Keep a risk log to stay on top of the supply risks, she advises, and take accountability for the quality of the data held by their business and shared with suppliers. “The quality of the demand signal sent to suppliers can be poor, leading to the suppliers struggling to deal with short-term fluctuations,” she adds.
8. Embrace technology
Data can help companies understand behaviour throughout supply chains, and technology plays an enormous part in embedding a commercial mindset into any business. Why? “It’s because this is where your flow of information/intelligence comes from and by default you are almost retraining yourself to use the technology on a daily basis to provide the information to allow you to make informed decisions based on the data you are receiving,” says Gavin Foxall, director at Fox Green Procurement and former CPO at UK Business Services.
Durpas adds: “Hold yourself accountable for data quality and work with the business to resolve issues.”
9. Go beyond isolated initiatives
Getting every individual in the business to be “custodians of value” and make decisions as if the business funds were their own is challenging. It requires sweeping changes to be made across the board rather than just trying to implement individual isolated initiatives, advises Carter.
Engaging a business needs cultural change, with leadership prioritisation, accurate metrics, performance tracking and visible rewards, he adds.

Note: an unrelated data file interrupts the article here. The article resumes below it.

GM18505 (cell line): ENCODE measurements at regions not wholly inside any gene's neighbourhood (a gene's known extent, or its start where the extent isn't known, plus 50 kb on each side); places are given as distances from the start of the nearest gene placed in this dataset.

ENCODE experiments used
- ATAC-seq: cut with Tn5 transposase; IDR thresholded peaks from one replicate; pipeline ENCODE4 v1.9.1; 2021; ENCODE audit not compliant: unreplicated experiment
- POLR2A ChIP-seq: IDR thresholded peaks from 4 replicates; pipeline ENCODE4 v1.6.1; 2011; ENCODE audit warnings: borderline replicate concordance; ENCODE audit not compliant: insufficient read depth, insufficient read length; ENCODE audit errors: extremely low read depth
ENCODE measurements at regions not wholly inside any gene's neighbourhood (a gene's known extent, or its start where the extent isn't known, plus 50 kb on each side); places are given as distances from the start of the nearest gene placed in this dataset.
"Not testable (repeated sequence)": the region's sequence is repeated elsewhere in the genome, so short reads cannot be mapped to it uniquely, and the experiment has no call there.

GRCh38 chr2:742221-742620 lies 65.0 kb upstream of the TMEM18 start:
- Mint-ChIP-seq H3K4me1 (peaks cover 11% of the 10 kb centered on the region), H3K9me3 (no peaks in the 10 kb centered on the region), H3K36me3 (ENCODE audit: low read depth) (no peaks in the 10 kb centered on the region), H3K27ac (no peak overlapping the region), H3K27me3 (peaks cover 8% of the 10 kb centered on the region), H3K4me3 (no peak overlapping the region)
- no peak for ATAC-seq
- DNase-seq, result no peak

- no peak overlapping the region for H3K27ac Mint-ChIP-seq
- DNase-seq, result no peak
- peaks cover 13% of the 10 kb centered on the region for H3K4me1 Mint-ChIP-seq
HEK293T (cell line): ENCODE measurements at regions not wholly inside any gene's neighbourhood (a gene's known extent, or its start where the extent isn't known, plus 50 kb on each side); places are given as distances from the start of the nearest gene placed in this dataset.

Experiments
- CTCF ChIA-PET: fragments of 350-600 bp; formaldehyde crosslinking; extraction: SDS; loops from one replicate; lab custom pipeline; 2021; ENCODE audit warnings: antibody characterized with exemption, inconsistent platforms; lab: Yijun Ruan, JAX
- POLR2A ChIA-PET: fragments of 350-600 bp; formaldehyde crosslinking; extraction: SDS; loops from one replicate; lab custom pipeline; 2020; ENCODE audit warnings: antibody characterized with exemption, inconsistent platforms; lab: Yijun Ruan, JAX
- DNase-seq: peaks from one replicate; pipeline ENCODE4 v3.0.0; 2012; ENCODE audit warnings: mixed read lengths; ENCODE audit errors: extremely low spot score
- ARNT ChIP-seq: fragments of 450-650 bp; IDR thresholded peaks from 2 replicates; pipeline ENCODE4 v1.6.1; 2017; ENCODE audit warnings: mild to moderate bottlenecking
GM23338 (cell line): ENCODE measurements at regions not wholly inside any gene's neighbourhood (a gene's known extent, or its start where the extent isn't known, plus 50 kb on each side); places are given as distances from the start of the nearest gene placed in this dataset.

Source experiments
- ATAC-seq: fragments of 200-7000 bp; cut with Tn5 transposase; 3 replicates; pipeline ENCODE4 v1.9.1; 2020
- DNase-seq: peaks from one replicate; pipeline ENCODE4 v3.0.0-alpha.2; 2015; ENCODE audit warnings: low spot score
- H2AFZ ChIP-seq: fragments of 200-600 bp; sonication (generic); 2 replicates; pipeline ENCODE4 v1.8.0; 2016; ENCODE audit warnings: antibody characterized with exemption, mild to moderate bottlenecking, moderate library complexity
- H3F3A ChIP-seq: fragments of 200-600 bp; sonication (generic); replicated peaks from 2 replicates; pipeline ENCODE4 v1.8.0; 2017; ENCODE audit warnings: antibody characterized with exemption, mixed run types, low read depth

“I’ve widely deployed analytics tools that give budget holders and commercial staff insights into the areas they are accountable for, but I’ve witnessed that, without an equal focus on business change alongside the technology, these tools can be under utilised,” he says. “It is so important that tools that provide insight can pass the ‘so what?’ test. What is going to happen differently? What action is going to happen? How am I going to track that these actions are taken?”
10. Get yourself some board experience
If you’re an experienced procurement leader looking to take your next step, you need to kick your commercial skills up another gear. Getting board experience is a great way to do so, and there are opportunities to be found as a non-executive director, a trustee on charity boards, or as a school governor.
One of the challenges of sitting on a board “is the ability to rise above the executive quagmire”, says Helen Pitcher OBE, chairman of Advanced Boardroom Excellence. “It requires a strategic view of finance and resourcing of an organisation, going beyond the budget process, with an insight and reconciliation of the sometime conflicting goals of an organisation.”
The benefit, she explains, is that: “It drives the executive to step outside a day-to-day involvement and develop the ‘helicopter view’, enhancing their capability and value in an executive role”.